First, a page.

View in High-Res

    auntada:

    Commuter framed by a window aboard a Metropolitan Atlanta Rapid Transit Authority (MARTA) bus in Atlanta, Georgia.

    In 1974 the system carried 73,727,000 passengers, an increase of 27 percent from 1970. Almost 90 percent of the increase came from people who had not ridden the bus before. They were attracted by a combination of a fare decrease from 40 to 15 cents, new buses, new routes, night services, passenger waiting shelters and fringe parking. June 1974

    Jim Pickerell, photographer

    National Archives, Series: DOCUMERICA: The Environmental Protection Agency’s Program to Photographically Document Subjects of Environmental Concern, compiled 1972 - 1977 

  2. Posted by: tballardbrown
  3. history

  1. Posted on 17 July, 2012

    2,360 notes | Permalink

    Reblogged from tballardbrown

    tballardbrown:

Recently discovered images from the great Gordon Parks show rarely seen color images from our civil rights history.
via Gordon Parks’s Alternative Civil Rights Photographs - NYTimes.com
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    tballardbrown:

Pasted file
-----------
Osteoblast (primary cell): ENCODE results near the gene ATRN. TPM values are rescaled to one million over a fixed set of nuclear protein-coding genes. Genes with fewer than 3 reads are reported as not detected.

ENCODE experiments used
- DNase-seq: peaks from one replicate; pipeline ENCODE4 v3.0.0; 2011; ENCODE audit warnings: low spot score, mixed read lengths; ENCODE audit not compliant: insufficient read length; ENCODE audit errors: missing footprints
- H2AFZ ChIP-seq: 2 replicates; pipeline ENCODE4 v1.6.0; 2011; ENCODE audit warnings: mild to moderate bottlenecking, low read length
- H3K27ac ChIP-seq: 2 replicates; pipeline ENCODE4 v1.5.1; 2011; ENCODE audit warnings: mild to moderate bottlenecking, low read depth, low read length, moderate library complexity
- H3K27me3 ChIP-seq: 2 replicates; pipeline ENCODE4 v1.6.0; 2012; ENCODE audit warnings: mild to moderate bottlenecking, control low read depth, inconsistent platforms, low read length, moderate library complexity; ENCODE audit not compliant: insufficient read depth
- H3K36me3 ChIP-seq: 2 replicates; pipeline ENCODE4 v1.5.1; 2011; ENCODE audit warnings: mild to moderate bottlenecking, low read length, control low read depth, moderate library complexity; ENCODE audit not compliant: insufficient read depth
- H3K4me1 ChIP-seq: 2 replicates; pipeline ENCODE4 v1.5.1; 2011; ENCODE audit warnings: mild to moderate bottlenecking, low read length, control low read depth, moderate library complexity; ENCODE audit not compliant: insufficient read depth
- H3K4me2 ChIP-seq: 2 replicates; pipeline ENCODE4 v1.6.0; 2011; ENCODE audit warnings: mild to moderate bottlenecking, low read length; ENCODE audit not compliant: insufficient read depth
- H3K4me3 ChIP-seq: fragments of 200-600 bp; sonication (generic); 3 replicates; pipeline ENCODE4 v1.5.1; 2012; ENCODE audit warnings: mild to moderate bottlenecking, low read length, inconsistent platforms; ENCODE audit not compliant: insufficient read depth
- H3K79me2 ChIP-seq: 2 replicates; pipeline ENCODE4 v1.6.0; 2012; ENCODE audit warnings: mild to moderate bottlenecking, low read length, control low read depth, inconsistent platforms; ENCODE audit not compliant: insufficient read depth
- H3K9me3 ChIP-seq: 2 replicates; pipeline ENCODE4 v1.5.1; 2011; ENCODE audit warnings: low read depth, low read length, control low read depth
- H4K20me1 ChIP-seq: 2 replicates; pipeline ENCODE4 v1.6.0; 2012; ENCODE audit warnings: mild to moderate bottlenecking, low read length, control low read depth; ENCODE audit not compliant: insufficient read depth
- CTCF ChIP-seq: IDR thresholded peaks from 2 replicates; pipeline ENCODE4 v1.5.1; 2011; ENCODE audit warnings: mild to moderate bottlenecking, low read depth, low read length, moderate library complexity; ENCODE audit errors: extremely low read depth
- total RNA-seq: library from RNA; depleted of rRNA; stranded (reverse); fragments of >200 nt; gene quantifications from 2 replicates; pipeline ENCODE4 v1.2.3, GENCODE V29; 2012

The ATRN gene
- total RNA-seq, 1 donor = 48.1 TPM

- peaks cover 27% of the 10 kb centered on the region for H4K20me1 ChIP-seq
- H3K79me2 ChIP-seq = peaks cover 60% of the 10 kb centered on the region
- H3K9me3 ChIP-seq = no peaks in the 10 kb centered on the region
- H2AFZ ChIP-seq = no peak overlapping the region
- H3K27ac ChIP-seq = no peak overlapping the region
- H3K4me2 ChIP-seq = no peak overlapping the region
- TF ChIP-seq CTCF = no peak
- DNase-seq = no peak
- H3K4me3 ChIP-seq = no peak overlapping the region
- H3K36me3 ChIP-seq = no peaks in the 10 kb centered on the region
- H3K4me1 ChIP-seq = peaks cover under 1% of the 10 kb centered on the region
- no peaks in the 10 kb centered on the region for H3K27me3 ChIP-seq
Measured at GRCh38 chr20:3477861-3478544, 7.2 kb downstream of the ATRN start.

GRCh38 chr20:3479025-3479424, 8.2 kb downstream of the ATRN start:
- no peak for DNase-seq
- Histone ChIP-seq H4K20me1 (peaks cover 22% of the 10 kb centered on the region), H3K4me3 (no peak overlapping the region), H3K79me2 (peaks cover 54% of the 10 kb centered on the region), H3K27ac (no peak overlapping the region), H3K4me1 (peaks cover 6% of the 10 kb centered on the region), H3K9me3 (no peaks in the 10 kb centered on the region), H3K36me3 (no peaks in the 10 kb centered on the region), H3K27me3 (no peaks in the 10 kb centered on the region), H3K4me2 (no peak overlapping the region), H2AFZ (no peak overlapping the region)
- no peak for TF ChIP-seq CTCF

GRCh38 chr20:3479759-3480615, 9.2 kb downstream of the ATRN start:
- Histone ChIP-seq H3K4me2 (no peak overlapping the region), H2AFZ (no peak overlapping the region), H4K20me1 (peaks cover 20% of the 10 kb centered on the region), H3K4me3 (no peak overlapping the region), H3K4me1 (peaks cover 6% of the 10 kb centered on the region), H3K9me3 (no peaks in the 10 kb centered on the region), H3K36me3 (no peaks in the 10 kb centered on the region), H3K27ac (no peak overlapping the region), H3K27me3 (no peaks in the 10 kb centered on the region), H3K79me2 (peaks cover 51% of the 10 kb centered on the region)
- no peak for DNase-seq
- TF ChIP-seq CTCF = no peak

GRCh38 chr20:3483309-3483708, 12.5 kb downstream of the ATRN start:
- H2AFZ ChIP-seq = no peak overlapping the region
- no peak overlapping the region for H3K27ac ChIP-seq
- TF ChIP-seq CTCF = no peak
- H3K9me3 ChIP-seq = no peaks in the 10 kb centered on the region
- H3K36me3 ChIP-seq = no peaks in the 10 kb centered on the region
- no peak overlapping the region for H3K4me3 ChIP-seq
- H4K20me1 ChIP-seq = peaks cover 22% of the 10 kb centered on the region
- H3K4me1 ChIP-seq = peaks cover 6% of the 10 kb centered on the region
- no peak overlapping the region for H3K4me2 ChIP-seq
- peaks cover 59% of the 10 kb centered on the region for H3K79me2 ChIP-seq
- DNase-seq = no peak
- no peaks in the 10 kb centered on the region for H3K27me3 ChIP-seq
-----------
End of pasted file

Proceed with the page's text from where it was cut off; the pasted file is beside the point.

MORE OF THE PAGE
Recently discovered images from the great Gordon Parks show rarely seen color images from our civil rights history.

    via Gordon Parks’s Alternative Civil Rights Photographs - NYTimes.com

  2. Posted by: tballardbrown
  3. gordon parks

    history

    black history

    photography

    civil rights era

  1. knowledgeequalsblackpower:

Statement of Celia to Justice of the Peace, June 25, 1855
State of Missouri v Celia, A Slave
There is no known history for Celia before she was purchased at a slave auction by Robert Newsom in 1850. Newsom’s wife had died the previous year, and he had seemingly purchased 14 year old Celia as domestic help for his two daughters. 
On the way home from the slave auction, Newsom (who was 70) raped her. And, he raped her repeatedly after that.